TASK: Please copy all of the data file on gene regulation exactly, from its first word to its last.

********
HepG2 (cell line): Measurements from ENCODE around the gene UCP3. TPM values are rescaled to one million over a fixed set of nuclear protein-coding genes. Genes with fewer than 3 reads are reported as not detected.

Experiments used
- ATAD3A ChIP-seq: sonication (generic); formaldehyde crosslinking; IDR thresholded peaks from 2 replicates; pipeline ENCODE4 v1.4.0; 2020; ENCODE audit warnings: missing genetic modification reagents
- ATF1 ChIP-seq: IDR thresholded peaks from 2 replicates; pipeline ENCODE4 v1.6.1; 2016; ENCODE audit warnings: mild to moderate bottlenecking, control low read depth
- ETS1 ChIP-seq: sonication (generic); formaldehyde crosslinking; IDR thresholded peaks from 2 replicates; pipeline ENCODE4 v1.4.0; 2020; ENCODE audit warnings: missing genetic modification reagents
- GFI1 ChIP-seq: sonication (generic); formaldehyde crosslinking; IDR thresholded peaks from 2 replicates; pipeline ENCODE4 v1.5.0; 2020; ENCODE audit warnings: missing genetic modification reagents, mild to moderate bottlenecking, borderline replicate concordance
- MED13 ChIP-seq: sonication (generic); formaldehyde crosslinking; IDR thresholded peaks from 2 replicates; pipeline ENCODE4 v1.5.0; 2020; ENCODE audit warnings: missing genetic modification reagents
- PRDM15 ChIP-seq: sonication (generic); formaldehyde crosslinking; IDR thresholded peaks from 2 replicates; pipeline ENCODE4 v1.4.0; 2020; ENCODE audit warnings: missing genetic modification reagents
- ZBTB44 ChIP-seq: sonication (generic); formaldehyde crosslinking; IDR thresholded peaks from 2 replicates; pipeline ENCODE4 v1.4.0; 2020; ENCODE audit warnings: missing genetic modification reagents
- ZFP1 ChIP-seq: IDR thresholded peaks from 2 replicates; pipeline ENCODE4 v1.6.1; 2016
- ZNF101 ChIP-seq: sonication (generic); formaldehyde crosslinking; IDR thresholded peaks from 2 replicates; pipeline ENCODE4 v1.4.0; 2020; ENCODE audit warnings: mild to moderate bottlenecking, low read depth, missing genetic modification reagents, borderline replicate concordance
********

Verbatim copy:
HepG2 (cell line): Measurements from ENCODE around the gene UCP3. TPM values are rescaled to one million over a fixed set of nuclear protein-coding genes. Genes with fewer than 3 reads are reported as not detected.

Experiments used
- ATAD3A ChIP-seq: sonication (generic); formaldehyde crosslinking; IDR thresholded peaks from 2 replicates; pipeline ENCODE4 v1.4.0; 2020; ENCODE audit warnings: missing genetic modification reagents
- ATF1 ChIP-seq: IDR thresholded peaks from 2 replicates; pipeline ENCODE4 v1.6.1; 2016; ENCODE audit warnings: mild to moderate bottlenecking, control low read depth
- ETS1 ChIP-seq: sonication (generic); formaldehyde crosslinking; IDR thresholded peaks from 2 replicates; pipeline ENCODE4 v1.4.0; 2020; ENCODE audit warnings: missing genetic modification reagents
- GFI1 ChIP-seq: sonication (generic); formaldehyde crosslinking; IDR thresholded peaks from 2 replicates; pipeline ENCODE4 v1.5.0; 2020; ENCODE audit warnings: missing genetic modification reagents, mild to moderate bottlenecking, borderline replicate concordance
- MED13 ChIP-seq: sonication (generic); formaldehyde crosslinking; IDR thresholded peaks from 2 replicates; pipeline ENCODE4 v1.5.0; 2020; ENCODE audit warnings: missing genetic modification reagents
- PRDM15 ChIP-seq: sonication (generic); formaldehyde crosslinking; IDR thresholded peaks from 2 replicates; pipeline ENCODE4 v1.4.0; 2020; ENCODE audit warnings: missing genetic modification reagents
- ZBTB44 ChIP-seq: sonication (generic); formaldehyde crosslinking; IDR thresholded peaks from 2 replicates; pipeline ENCODE4 v1.4.0; 2020; ENCODE audit warnings: missing genetic modification reagents
- ZFP1 ChIP-seq: IDR thresholded peaks from 2 replicates; pipeline ENCODE4 v1.6.1; 2016
- ZNF101 ChIP-seq: sonication (generic); formaldehyde crosslinking; IDR thresholded peaks from 2 replicates; pipeline ENCODE4 v1.4.0; 2020; ENCODE audit warnings: mild to moderate bottlenecking, low read depth, missing genetic modification reagents, borderline replicate concordance